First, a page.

Hmm. I may have a bit of a block on this. Let's just try to bull ahead then, and see what happens.

Over on Mark Thoma's Economist's View blog, there were a couple of discussions about a, well, let's call it a "raging debate," albeit one in fairly slow motion. The backstory papers are here:

McCloskey and Ziliak, "The Standard Error of Regressions," Journal of Economic Literature 1996.

Ziliak and McCloskey, "Size Matters: The Standard Error of Regressions in the American Economic Review," Journal of Socio-Economics 2004.

Hoover and Siegler, "Sound and Fury: McCloskey and Significance Testing in Economics," Journal of Economic Methodology, 2008.

McCloskey and Ziliak, "Signifying Nothing: Reply to Hoover and Siegler."

These papers were pulled from an entry on "Significance Testing in Economics" by Andrew Gelman, and there followed two discussions at Economist's View:

"Tests of Statistical Significance in Economics" and later, a response by one of the main players (McCloskey), followed by my arguing with a poster named notsneaky. That led to my essay, "The Authority of Science."

Okay, you are allowed to say, "Yeesh."

So let me boil down some of this. McCloskey published a book in 1985, entitled, The Rhetoric of Economics, in which she argued that the term "Statistical Significance" occupied a pernicious position in economics, and some other sciences. The 1996 paper by McCloskey and Ziliak (M&Z) continued this argument, and the 2004 paper documented a quantitative method for illustrating the misuse of statistics that derived from what was, basically, an error in rhetoric, the connecting the word "significant" to certain sorts of statistical tests. The forthcoming (to be published in 2008, the link is to a draft) paper by Hoover and Siegler (H&S) finally rises to the bait, and presents a no-holds-barred critique of M&Z. Then M&Z reply, etc.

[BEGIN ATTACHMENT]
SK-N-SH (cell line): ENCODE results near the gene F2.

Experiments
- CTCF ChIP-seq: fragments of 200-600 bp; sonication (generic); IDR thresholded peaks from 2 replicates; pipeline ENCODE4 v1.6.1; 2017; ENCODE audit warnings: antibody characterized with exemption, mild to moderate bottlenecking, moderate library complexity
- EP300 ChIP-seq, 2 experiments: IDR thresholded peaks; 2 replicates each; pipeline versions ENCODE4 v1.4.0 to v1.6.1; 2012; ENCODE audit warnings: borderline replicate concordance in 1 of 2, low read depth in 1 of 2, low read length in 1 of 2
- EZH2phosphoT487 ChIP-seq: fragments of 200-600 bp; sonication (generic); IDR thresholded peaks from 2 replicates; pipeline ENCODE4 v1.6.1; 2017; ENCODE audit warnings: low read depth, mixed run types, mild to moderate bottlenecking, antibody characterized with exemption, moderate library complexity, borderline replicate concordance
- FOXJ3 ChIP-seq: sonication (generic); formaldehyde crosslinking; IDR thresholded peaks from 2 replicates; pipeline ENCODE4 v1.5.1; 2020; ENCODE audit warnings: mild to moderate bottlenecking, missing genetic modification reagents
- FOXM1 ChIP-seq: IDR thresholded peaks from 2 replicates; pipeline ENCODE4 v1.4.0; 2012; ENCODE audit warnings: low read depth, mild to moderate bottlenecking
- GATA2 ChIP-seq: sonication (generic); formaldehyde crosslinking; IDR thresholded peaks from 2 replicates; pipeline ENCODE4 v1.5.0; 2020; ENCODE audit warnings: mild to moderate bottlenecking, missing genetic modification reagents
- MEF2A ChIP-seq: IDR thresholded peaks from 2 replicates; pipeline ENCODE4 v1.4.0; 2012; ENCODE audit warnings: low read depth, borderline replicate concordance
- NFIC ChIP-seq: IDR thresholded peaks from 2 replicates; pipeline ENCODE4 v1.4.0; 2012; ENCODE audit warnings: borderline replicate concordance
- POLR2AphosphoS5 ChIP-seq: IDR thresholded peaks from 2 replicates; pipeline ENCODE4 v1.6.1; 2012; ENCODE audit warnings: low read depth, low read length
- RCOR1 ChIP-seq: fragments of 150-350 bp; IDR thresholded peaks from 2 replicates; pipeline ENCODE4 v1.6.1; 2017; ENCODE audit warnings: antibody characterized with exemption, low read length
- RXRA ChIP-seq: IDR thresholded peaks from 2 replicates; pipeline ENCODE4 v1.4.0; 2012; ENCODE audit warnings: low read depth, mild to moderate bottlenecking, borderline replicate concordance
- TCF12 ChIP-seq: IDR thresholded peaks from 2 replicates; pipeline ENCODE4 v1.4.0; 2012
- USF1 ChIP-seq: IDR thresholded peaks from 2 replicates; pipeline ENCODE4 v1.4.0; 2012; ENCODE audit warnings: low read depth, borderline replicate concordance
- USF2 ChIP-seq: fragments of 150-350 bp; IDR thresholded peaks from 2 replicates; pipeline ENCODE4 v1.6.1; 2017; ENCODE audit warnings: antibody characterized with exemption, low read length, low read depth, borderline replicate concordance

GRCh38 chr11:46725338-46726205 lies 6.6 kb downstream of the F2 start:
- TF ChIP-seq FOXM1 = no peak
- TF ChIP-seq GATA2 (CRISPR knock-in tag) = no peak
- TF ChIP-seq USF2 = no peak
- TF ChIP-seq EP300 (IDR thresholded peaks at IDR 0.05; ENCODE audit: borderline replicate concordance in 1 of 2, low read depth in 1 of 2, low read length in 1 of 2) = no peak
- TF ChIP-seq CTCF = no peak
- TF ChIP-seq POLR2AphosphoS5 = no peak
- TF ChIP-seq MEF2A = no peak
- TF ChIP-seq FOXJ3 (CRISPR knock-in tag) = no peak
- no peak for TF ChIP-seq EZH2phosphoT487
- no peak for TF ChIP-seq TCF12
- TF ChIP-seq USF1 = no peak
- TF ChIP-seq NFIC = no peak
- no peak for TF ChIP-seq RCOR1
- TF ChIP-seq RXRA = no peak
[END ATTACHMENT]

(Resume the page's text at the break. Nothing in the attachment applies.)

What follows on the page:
Any of my readers who managed to slog through my criticisms of the use of the word "rent" (See "Playing the Rent" and subsequent essays) in economics (as in "rent-seeking behavior"), will understand that I start off on the side of the rhetoriticians. When a technical subject uses a word in a special, technical sense that is substantially different from its common language use, there is trouble to be had. "Significant" carries the meaning of "important," or "substantial" around with it, but something that is "statistically significant" is simply something that is statistically different from the "null hypothesis" at some level of probability. Often, that level of probability is arbitrarily set to a value like 95%, or two standard deviations, two sigma, which is about 98% for a normal distribution.